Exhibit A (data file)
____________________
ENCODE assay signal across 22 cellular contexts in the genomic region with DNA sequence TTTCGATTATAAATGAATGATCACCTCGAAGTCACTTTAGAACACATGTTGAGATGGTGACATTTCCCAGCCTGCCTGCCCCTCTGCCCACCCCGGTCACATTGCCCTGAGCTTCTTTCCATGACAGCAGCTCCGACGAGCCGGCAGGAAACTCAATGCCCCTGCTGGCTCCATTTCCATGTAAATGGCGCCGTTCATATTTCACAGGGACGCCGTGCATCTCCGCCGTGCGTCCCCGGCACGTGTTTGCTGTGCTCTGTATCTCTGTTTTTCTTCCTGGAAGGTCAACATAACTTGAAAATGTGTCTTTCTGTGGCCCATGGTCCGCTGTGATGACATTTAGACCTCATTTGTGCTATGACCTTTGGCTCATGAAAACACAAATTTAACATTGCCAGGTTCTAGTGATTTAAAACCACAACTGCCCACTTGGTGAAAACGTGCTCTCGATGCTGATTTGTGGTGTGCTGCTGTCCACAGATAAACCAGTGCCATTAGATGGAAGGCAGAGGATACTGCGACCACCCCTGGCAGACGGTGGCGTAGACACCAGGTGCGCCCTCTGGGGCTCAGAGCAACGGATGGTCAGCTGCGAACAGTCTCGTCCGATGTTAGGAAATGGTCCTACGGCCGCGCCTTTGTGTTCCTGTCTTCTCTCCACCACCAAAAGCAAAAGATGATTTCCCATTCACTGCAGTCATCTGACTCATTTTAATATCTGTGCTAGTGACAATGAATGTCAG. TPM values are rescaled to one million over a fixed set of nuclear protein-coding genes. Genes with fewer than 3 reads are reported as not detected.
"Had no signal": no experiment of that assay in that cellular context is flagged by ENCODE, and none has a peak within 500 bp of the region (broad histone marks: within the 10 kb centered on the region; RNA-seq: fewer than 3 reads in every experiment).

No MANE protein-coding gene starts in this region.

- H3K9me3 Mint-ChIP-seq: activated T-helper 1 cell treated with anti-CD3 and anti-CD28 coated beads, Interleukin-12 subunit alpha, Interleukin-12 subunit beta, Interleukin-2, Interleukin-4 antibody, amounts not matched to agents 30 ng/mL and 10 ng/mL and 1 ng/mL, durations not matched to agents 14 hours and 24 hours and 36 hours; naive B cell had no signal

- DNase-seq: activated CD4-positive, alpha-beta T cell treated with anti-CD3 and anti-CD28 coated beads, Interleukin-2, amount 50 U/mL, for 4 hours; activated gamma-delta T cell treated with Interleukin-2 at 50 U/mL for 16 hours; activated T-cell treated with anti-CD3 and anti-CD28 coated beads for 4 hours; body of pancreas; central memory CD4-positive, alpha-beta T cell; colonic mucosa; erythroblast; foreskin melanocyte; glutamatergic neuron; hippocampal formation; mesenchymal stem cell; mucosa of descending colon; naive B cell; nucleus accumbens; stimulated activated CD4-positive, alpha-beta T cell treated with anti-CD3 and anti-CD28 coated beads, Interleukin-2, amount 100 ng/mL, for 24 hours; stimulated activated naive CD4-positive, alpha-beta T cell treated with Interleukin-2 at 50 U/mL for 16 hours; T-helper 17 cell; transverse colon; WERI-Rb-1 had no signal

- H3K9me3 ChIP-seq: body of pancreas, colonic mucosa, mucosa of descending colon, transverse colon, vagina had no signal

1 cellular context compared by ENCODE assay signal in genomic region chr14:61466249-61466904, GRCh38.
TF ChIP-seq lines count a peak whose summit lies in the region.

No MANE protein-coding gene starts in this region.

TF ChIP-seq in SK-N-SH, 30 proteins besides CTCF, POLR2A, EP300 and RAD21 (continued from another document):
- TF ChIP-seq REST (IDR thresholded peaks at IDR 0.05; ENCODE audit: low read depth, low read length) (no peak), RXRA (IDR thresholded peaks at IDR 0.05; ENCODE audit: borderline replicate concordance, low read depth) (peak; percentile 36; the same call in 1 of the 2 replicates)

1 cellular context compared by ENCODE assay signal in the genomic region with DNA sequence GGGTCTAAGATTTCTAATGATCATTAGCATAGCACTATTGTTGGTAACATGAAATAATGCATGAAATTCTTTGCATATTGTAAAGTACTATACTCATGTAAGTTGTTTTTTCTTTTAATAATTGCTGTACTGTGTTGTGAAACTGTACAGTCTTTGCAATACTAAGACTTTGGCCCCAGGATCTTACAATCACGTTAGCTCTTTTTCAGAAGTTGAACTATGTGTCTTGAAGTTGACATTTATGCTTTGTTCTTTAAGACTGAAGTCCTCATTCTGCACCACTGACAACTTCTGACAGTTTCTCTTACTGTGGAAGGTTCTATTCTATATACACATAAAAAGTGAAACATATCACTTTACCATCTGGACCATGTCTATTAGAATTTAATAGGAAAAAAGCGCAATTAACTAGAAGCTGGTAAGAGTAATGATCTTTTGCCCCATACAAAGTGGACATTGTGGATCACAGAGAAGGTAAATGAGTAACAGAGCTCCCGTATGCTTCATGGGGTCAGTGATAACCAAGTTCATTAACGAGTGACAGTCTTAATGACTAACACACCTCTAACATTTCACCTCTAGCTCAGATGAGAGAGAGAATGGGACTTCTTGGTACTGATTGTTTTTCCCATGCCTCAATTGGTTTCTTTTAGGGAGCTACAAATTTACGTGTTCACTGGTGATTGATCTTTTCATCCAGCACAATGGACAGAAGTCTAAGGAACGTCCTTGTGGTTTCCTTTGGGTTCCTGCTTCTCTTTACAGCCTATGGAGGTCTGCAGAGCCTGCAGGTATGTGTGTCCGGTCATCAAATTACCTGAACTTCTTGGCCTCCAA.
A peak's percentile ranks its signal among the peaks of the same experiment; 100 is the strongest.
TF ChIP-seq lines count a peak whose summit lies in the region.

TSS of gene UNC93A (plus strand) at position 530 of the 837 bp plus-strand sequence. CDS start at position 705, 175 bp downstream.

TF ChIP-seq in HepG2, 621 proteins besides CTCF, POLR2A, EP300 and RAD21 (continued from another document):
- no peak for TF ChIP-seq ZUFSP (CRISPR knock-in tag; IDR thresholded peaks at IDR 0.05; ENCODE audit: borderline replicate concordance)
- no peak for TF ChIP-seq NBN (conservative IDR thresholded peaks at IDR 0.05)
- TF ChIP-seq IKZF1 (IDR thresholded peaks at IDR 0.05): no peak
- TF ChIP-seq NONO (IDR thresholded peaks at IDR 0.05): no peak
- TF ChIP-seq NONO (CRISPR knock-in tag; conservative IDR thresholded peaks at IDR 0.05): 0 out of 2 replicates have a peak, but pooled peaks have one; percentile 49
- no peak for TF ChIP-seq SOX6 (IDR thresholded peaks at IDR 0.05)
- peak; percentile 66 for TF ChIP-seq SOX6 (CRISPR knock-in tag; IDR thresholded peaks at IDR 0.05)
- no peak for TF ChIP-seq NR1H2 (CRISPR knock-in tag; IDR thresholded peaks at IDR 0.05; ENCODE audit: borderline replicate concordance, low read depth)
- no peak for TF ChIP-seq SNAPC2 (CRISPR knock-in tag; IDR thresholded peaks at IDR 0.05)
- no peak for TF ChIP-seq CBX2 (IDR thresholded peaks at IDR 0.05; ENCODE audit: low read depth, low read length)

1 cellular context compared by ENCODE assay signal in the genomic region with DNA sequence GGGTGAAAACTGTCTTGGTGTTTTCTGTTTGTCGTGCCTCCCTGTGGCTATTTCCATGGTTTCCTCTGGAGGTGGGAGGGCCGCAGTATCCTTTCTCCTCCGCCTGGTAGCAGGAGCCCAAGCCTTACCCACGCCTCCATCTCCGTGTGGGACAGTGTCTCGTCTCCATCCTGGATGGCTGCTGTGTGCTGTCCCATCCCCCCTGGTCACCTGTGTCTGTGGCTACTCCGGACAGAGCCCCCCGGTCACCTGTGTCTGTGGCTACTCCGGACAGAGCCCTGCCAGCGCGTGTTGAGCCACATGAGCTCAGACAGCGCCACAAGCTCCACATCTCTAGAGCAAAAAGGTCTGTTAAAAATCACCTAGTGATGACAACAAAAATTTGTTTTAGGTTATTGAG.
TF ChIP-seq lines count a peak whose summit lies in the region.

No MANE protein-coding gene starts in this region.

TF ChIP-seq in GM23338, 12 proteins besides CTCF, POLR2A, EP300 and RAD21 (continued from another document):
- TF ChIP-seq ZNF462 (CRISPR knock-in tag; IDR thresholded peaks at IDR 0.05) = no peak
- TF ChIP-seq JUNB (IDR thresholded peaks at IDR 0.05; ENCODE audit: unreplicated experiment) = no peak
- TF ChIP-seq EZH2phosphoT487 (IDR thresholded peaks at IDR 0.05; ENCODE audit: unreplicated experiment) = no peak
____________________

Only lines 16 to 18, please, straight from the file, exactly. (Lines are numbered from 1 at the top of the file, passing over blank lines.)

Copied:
TF ChIP-seq in HepG2, 621 proteins besides CTCF, POLR2A, EP300 and RAD21 (continued from another document):
- no peak for TF ChIP-seq ZUFSP (CRISPR knock-in tag; IDR thresholded peaks at IDR 0.05; ENCODE audit: borderline replicate concordance)
- no peak for TF ChIP-seq NBN (conservative IDR thresholded peaks at IDR 0.05)